## Abstract

This is a computer graphics and programming story. While ago, I wrote about a matrix that is generated by a OpenGL function, gluLookat. (http://shitohichiumaya.blogspot.de/2011/01/what-matrix-glulookat-generates-1.html) Why did I write that story? Because I was developing a renderer that is independent from the OpenGL, but some point, I need to overlay OpenGL generated image and our renderer's image. I think not a lot of people need to write a own renderer, therefore, this blog entry maybe not so much refereed. However, there are quite a lot of people visited this page. I don't know what kind of people visiting this pages, I am a bit surprised. This time, our customer has a special system and they need to compute the inverse of the OpenGL functions. Their input is OpenGL's Projection/Modelview matrix and the output is camera parameters. This is more special cases, but, the problem itself may be interested in.## Introduction

There are interesting visualization system in this world. This time, my customer told us, ``We don't know where our camera is, but we know the matrices. Could you compute your rendering system's camera parameter out of them?'' I was a bit surprised this story, how a system which can manipulate camera doesn't know the camera position? But the story is not so simple. This software is a commercial huge system. One of the software layer can not see the camera parameter because it is simply the system is complex. But they use OpenGL and it is possible to access the perspective/modelview matrices at their software layer. Therefore, they just asked us to extract the camera parameters from these matrices.This is quite a rare case, though, it is also an interesting puzzle: given OpenGL projection/modelview matrices, how to get the camera parameters? Maybe there are a few people who find this interesting.

## Get camera parameter from the OpenGL perspective matrix.

This section, we talk about how to get perspective camera parameters from the OpenGL perspective matrix.In OpenGL, gluPerspective generates the perspective matrix. (Please refer the OpenGL manual in details.)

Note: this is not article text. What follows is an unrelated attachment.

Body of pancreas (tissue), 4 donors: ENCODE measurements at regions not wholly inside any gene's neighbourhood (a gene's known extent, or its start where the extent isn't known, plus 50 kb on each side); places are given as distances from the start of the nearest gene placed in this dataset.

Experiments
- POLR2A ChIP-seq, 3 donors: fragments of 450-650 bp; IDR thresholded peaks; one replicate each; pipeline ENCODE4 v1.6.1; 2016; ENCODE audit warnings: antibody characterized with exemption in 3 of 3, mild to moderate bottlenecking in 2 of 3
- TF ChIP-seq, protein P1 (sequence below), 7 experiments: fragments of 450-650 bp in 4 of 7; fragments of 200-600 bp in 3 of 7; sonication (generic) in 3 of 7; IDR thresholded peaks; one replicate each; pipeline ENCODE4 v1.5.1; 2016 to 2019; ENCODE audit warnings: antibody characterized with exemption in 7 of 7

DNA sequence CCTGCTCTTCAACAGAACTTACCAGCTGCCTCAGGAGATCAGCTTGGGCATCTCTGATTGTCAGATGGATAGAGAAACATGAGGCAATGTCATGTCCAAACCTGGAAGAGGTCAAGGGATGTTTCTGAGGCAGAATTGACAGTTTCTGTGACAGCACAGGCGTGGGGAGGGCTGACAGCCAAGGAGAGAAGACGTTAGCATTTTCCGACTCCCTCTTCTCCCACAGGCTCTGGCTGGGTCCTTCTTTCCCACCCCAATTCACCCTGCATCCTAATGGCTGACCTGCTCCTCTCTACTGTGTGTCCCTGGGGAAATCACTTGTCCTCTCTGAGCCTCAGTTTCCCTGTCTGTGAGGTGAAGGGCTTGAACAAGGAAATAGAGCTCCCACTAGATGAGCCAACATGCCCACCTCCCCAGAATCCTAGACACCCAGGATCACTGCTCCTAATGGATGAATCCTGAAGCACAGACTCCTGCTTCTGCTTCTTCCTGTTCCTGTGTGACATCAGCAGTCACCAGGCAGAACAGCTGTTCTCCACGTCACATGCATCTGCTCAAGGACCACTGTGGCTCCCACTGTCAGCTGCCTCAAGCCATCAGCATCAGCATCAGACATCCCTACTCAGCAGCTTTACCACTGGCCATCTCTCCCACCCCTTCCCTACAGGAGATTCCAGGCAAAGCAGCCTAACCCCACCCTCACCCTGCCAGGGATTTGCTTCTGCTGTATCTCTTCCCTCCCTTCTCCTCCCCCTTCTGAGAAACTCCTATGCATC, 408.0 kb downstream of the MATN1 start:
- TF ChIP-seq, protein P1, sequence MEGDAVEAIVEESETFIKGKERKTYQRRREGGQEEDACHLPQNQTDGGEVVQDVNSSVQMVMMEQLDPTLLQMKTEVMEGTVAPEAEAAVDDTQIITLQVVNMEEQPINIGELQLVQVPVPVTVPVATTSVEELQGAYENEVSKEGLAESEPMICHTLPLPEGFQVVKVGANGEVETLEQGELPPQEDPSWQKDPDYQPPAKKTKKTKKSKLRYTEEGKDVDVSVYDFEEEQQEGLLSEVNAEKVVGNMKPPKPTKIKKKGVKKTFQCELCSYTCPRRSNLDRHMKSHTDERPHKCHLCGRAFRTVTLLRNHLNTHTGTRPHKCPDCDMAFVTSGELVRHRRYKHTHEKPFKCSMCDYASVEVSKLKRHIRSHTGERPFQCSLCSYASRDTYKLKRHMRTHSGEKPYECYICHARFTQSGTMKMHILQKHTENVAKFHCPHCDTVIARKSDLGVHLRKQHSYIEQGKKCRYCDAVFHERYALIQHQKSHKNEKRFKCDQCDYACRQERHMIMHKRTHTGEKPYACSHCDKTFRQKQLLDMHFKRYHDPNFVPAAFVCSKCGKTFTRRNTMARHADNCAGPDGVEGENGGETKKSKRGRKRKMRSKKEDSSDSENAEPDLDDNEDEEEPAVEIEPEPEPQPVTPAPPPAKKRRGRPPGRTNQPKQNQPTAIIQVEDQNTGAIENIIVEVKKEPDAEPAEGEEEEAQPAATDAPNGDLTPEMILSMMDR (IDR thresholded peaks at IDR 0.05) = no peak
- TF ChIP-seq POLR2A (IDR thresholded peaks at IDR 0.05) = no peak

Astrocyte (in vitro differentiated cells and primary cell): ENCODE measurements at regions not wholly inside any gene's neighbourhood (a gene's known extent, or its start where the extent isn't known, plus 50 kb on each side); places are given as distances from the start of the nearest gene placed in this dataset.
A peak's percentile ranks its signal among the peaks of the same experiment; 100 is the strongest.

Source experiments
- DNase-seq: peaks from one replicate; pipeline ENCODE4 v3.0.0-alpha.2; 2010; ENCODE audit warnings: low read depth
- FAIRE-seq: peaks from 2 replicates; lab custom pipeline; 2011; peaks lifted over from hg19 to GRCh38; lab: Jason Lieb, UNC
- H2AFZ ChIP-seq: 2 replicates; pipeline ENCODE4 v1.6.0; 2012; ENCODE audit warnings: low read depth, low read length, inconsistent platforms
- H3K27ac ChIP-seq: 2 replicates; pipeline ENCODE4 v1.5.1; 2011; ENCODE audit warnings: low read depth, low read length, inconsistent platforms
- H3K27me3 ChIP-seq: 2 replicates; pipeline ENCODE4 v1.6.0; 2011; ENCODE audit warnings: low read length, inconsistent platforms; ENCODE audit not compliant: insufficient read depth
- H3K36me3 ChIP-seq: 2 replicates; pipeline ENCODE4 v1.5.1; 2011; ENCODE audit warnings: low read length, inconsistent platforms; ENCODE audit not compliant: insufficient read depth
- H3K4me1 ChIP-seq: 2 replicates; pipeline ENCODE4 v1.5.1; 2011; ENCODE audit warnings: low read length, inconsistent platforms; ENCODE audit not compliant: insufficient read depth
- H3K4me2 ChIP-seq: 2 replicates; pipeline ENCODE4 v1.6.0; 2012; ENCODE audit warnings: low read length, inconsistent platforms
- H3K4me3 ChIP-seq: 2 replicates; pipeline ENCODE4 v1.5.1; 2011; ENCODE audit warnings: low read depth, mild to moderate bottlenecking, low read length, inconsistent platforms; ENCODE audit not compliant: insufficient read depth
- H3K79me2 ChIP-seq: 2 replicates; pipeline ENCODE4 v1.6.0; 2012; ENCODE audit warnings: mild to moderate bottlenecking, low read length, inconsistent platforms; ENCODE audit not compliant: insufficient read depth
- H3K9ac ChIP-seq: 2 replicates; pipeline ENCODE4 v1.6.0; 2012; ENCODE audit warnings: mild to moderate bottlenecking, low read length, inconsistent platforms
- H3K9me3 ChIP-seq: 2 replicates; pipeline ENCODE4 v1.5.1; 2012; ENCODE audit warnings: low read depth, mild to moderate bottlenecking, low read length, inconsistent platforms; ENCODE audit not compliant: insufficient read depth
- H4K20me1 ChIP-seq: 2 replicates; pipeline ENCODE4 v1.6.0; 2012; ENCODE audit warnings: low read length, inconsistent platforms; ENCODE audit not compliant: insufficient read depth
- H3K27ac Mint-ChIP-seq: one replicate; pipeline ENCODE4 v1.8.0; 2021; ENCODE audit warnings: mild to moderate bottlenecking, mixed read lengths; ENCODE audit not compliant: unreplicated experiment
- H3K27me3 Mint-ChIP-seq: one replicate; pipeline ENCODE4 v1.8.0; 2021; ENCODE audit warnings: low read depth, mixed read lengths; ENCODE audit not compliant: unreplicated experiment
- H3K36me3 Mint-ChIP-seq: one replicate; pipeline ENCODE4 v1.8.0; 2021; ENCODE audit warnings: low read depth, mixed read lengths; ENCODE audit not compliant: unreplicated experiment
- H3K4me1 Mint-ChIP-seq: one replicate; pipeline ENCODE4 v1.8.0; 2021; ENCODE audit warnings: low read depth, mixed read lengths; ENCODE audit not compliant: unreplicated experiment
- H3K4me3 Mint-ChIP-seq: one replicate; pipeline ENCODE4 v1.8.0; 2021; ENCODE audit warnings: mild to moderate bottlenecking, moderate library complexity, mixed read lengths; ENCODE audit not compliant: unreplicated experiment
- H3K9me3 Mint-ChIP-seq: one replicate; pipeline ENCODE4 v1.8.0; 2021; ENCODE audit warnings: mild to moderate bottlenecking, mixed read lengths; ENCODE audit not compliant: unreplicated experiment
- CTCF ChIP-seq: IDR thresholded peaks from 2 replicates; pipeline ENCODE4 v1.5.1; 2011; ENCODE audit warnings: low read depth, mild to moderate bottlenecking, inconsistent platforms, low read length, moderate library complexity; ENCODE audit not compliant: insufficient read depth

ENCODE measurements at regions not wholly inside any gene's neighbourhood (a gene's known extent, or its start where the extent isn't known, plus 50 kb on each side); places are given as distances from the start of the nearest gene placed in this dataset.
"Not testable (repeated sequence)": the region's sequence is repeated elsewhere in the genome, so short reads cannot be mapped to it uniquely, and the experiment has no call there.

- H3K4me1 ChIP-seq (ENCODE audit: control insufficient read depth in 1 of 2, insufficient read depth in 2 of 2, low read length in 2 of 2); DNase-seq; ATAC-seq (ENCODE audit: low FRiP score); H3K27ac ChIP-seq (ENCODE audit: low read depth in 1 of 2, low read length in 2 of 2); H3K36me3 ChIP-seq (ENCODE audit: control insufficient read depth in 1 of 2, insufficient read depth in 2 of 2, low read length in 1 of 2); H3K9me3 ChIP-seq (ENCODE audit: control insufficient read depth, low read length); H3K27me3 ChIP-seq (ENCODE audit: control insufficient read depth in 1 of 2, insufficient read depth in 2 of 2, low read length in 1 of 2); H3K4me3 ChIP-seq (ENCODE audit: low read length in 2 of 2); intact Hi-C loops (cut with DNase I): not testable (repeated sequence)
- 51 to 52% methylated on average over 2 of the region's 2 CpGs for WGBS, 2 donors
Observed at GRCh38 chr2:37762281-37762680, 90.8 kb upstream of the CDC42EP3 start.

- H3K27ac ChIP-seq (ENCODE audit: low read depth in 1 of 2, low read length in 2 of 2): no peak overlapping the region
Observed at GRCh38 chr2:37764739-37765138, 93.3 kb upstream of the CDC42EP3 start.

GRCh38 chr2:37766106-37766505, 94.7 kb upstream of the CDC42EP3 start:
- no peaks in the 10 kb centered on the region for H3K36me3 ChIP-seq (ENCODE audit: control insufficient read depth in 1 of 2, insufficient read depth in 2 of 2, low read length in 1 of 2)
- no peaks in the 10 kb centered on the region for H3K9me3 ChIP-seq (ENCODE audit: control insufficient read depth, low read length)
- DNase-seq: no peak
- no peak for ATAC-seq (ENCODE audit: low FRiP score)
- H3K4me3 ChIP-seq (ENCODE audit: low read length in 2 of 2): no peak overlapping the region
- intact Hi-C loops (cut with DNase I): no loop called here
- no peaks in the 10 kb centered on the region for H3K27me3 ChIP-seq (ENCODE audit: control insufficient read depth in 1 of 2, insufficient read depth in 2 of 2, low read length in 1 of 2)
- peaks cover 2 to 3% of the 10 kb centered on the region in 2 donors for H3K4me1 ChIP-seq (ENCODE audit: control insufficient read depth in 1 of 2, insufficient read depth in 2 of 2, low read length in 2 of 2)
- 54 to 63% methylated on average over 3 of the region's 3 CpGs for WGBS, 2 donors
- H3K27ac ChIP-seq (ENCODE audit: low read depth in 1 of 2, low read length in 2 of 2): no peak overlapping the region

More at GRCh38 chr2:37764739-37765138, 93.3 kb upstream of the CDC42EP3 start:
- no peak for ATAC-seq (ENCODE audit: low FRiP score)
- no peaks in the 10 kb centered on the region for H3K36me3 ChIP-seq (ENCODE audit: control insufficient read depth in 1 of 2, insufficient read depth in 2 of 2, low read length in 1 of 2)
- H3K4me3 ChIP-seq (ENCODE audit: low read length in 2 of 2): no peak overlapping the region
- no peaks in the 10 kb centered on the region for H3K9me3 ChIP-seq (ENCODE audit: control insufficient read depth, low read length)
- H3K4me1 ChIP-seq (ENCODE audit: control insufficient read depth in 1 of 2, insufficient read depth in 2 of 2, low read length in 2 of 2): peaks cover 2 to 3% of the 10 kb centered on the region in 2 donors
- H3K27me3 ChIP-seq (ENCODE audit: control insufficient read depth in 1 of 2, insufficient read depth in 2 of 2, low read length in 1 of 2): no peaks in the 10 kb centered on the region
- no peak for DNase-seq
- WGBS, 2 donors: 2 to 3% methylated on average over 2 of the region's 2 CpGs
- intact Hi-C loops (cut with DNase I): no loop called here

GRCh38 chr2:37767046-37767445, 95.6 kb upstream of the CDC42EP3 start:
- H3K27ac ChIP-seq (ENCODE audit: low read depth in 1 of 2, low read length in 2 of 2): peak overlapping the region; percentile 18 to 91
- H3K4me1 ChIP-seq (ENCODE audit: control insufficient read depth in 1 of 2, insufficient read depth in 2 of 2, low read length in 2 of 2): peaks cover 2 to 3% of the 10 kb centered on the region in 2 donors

void gluPerspective(GLdouble fovyd, GLdouble aspect, GLdouble zNear, GLdouble zFar);

- fovyd: Specifies the field of view angle, in degrees, in the y direction. Note: this is degrees, not radian.
- aspect: Specifies the aspect ratio that determines the field of view in the x direction. The aspect ratio is the ratio of x (width) to y (height).
- zNear: Specifies the distance from the viewer to the near clipping plane (always positive).
- zFar: Specifies the distance from the viewer to the far clipping plane (always positive).

\begin{eqnarray*}

\left[

\begin{array}{cccc}

\frac{fr}{asp} & 0 & 0 & 0 \\

0 & fr & 0 & 0 \\

0 & 0 & \frac{z_f + z_n}{z_n - z_f} & -1 \\

0 & 0 & \frac{2 z_f z_n}{z_n - z_f} & 0 \\

\end{array}

\right]

\end{eqnarray*}

where \(fr = \frac{1}{\tan(\frac{fovy}{2})}\), \(fovy\) is in radian of \(fovyd\), \(asp\) is aspect ratio, \(z_n\) is the near clipping plane distance, \(z_f\) is the far clipping plane distance. For simplicity, we rewrite the perspective matrix as the following.

\begin{eqnarray*}

\left[

\begin{array}{cccc}

aa & 0 & 0 & 0 \\

0 & bb & 0 & 0 \\

0 & 0 & cc & -1 \\

0 & 0 & dd & 0 \\

\end{array}

\right]

\end{eqnarray*}

\begin{eqnarray*}

asp &=& \frac{bb}{aa}\\

fovy &=& 2 \arctan(\frac{1}{bb})\\

z_f &=&\frac{c-1}{c+1} z_n

\end{eqnarray*}

Here, let \(kk = \frac{c-1}{c+1}\), we get

\begin{eqnarray*}

z_n &=& \frac{dd(1-kk)}{2k}\\

z_f &=& \frac{dd(1-kk)}{2}.

\end{eqnarray*}

Note \(z_n \neq 0\).

My implementation example of those in C++ is the following.

/// get perspective camera parameters /// from the OpenGL projection matrix /// /// \param[out] fovy_rad field of view in radian /// \param[out] aspect_ratio aspect ratio /// \param[out] clip_min clipping min distance /// \param[out] clip_max clipping max distance void gl_get_camera_parameter_from_perspective_matrix( double & fovy_rad, double & aspect_ratio, double & clip_min, double & clip_max) { GLdouble mat[16]; glGetDoublev(GL_PROJECTION_MATRIX, mat); GLdouble const aa = mat[0]; GLdouble const bb = mat[5]; GLdouble const cc = mat[10]; GLdouble const dd = mat[14]; aspect_ratio = bb / aa; fovy_rad = 2.0f * atan(1.0f / bb); GLdouble const kk = (cc - 1.0f) / (cc + 1.0f); clip_min = (dd * (1.0f - kk)) / (2.0f * kk); clip_max = kk * clip_min;

}

For simplicity, I omitted the division by zero check. Of course when OpenGL has been correctly set up, then this should be OK. Though, personally I would put some assertions.

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